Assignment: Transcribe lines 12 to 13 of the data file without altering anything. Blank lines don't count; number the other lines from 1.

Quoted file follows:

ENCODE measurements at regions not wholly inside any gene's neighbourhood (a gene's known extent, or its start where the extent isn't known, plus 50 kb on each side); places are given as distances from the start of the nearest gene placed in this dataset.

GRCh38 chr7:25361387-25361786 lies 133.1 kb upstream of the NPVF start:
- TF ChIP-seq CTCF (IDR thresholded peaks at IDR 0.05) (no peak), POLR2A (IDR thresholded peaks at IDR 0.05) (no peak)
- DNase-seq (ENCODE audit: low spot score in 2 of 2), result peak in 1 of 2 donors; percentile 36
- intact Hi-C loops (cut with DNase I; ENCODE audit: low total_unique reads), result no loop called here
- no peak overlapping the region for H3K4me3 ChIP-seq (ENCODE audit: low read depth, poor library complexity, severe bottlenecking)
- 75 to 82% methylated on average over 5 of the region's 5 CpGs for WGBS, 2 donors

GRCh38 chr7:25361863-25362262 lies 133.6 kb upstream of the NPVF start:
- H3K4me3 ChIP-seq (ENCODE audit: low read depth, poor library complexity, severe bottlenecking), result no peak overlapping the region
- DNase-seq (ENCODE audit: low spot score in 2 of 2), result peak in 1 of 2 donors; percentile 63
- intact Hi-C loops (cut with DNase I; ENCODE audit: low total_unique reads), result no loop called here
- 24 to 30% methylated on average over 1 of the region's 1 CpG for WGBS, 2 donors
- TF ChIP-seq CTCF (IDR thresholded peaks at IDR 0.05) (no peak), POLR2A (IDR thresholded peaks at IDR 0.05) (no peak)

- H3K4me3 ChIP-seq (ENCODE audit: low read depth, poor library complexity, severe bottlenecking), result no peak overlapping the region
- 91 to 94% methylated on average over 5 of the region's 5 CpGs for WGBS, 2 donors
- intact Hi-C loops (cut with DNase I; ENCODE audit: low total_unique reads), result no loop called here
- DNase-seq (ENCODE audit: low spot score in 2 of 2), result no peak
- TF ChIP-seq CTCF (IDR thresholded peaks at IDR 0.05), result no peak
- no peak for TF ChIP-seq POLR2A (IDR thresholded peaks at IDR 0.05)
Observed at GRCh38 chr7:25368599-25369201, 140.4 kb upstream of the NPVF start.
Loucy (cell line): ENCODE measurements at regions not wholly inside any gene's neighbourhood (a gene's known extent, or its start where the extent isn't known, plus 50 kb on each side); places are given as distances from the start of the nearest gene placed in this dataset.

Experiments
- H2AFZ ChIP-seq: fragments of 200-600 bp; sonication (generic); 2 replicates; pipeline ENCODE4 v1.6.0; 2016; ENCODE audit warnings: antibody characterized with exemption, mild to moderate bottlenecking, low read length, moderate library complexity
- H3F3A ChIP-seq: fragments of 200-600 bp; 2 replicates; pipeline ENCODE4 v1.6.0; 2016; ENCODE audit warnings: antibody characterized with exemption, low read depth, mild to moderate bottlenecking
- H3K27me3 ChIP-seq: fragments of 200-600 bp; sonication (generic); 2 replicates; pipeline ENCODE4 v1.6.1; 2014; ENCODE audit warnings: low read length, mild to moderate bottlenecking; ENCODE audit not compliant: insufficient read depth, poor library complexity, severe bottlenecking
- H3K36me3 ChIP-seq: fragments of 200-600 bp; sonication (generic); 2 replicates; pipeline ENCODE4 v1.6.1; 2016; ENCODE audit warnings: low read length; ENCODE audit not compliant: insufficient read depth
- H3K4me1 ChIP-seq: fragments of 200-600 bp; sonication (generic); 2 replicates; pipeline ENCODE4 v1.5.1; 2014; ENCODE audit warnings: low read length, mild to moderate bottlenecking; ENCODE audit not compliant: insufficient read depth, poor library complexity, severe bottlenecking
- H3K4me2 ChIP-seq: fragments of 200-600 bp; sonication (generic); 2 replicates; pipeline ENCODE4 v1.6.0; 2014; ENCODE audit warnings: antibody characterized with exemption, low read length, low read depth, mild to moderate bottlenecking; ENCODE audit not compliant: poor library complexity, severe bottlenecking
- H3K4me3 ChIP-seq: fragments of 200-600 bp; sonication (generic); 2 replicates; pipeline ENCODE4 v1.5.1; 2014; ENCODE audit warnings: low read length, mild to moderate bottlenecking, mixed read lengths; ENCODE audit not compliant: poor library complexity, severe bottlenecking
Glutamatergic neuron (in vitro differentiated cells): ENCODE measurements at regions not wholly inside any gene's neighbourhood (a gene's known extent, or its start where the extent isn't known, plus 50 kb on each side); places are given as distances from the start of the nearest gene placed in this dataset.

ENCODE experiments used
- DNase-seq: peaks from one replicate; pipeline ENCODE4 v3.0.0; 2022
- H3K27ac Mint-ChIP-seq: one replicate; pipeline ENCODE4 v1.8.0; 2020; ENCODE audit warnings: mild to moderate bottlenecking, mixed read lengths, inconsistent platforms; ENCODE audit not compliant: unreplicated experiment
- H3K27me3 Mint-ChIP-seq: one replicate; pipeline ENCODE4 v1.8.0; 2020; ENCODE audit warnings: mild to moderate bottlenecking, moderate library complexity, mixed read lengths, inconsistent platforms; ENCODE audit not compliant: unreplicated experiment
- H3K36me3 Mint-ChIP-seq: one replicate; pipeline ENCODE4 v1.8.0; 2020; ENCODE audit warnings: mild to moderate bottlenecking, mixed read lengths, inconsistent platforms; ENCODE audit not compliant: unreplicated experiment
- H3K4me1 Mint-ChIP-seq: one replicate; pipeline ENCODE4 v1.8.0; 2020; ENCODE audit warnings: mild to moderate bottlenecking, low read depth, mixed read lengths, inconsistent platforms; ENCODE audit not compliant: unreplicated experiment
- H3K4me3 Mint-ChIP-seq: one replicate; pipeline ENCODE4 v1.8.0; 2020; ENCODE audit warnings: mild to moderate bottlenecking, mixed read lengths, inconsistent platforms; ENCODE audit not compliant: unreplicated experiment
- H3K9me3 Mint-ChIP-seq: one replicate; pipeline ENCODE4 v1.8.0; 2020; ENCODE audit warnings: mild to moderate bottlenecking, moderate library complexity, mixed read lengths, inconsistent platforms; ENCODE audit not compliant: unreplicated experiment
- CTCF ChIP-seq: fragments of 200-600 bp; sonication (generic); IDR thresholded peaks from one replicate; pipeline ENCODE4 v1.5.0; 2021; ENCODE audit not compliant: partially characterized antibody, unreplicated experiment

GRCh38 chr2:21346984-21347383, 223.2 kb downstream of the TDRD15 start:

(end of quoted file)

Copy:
- 24 to 30% methylated on average over 1 of the region's 1 CpG for WGBS, 2 donors
- TF ChIP-seq CTCF (IDR thresholded peaks at IDR 0.05) (no peak), POLR2A (IDR thresholded peaks at IDR 0.05) (no peak)